Those with the strength of Woo are the ‘people people’ in our lives.  They are, in a general sense, the classic extroverts of the world—the ones who talk to strangers everywhere they go, for example, and are energized by near-constant interaction for long periods of time.  While that is, in part, how they operate, the true spirit of the Woo goes much deeper; that is, they are not simply ‘outgoing’.  Instead, they are profoundly connected to the experience of meeting new people.  From there they establish rapport with them and then quickly work to develop a sense of flow and a feeling of friendship in their communication.  Woo is the only strength that is also an acronym, it stands for Winning Others Over, and it’s what they love to do.  They are deft conversationalists, intuitive listeners, and socially courageous people.  Even though they make it look easy, they enjoy the challenge of finding areas of mutual interest with others and, ultimately, becoming liked by them.  These are the people who make new friends while waiting for the elevator or standing in line at the grocery store; they are the ones who come home from their vacations with a phone full of new contacts.  It is simply their instinct to connect and they seem universally magnetized to others—they cannot help it and they cannot turn it off.  It is, in fact, energizing, refueling, and inspiring to them to meet someone who, the moment before, was an absolute stranger.  They remind us, in a way, that the world is as big or as small as we make it and that potential friends are everywhere if we choose to look for them by focusing on our similarities, not our differences

Why Should We Care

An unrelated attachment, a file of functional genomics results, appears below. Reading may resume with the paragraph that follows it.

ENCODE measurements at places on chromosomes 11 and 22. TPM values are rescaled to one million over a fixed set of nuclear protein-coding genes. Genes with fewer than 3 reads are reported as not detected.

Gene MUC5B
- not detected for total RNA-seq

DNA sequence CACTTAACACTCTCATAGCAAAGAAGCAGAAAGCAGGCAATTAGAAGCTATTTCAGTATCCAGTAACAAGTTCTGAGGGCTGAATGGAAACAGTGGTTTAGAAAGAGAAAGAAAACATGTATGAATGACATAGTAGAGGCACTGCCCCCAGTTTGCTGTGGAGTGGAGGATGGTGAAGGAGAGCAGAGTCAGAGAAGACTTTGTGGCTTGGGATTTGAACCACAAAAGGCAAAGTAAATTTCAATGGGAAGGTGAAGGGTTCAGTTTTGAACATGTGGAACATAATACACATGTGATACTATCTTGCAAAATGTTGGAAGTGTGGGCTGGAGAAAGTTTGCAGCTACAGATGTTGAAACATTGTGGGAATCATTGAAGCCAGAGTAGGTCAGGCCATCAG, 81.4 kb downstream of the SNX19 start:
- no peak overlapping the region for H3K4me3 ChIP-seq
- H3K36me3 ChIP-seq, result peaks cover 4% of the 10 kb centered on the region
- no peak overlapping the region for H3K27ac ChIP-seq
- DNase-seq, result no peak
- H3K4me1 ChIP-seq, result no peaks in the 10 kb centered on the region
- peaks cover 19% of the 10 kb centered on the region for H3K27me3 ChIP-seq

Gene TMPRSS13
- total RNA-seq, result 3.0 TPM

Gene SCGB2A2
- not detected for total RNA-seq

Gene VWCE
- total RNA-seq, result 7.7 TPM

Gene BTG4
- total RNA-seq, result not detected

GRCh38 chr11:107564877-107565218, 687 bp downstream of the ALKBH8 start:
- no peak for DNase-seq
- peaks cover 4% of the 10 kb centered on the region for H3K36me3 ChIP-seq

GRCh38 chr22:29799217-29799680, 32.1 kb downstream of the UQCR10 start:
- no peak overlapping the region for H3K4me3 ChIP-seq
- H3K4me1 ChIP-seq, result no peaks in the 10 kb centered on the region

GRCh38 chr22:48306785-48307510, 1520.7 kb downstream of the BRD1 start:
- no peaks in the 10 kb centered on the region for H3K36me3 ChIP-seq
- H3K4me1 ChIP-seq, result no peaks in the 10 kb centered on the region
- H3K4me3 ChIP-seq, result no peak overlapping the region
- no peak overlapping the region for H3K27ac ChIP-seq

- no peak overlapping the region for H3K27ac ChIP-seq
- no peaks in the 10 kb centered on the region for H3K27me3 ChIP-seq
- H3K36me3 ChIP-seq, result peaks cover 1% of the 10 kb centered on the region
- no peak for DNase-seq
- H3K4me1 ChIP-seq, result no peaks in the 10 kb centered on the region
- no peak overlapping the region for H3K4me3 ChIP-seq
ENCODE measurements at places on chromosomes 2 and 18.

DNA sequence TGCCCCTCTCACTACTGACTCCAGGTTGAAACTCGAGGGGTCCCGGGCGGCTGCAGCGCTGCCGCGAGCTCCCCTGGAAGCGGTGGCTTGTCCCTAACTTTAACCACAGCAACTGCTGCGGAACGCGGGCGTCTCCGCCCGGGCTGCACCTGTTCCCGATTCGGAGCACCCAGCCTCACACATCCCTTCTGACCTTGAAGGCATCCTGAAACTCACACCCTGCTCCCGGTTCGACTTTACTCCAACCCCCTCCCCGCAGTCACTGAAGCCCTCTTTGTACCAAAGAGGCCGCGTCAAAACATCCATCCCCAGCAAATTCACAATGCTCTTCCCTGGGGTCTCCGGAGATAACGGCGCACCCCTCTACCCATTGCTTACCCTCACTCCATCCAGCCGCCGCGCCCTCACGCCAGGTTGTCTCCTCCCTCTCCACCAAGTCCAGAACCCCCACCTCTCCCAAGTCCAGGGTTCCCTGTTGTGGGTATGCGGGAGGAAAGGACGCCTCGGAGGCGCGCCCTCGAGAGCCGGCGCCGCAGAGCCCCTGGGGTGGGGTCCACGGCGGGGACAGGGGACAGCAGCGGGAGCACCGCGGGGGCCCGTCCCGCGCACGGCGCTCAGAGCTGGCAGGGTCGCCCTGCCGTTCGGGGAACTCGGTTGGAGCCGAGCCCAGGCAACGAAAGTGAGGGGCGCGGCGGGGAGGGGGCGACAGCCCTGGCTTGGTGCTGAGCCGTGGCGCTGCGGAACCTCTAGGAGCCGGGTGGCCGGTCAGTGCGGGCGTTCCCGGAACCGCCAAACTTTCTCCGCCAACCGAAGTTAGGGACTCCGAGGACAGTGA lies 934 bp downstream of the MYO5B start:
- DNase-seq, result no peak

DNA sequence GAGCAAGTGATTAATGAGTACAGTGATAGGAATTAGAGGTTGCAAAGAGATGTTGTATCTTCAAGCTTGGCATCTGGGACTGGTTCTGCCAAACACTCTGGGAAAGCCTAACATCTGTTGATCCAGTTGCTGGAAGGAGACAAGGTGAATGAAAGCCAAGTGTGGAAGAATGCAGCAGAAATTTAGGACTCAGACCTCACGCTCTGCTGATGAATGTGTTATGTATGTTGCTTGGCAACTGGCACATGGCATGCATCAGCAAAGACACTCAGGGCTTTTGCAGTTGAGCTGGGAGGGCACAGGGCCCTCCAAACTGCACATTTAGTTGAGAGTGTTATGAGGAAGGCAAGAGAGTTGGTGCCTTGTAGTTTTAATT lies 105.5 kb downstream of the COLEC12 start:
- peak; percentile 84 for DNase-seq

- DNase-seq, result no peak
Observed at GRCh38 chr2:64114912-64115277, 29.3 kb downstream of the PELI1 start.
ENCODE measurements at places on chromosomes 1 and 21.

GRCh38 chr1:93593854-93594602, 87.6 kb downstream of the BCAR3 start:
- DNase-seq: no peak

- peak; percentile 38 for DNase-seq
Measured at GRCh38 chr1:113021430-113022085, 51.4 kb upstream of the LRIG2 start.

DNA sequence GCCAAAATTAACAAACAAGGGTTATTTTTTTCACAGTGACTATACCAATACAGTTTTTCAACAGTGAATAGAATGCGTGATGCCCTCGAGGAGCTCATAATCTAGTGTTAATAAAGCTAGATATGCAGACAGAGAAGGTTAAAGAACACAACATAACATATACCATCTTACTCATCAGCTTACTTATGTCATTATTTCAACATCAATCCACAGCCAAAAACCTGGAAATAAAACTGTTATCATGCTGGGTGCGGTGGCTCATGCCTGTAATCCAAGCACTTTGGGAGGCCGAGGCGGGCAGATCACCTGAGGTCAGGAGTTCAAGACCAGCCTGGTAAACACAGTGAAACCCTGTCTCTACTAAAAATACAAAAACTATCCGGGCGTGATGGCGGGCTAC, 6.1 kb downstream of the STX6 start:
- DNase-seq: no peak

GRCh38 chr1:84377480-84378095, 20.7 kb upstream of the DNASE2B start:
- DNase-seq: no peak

We can look to the Woos in our lives to show us how to keep an open mind socially, make the most of our interactions, explore new geographies, and intentionally seek out new experiences.  They have a generally contagious enthusiasm and can be the push we need sometimes to step out of our comfort zone when it comes to meeting new people.  They might be the life of the party or, in some cases, the ones who resuscitate it.  They never seem to run out of things to say or questions to ask—and their questions are generally solid and interesting.  In an effortless way, they draw people out, create an authentic point of shared interest, and dive in.  In short, they possess and expert level ability to connect with humans, plain and simple.  They are energized by the presence of others—the more the merrier mentality feels right at home with them.  And, meeting brand new people is particularly interesting to them, so we can count on them to break the ice and guide the mood and pace of first encounters.  Woos are somehow able to carry on three conversations simultaneously at a wedding reception with people they’ve only just met.  While interactions are sometimes brief, we walk away from conversations with them feeling like a real connection was established, a common ground was found, and that something dynamic and deeply human just occurred.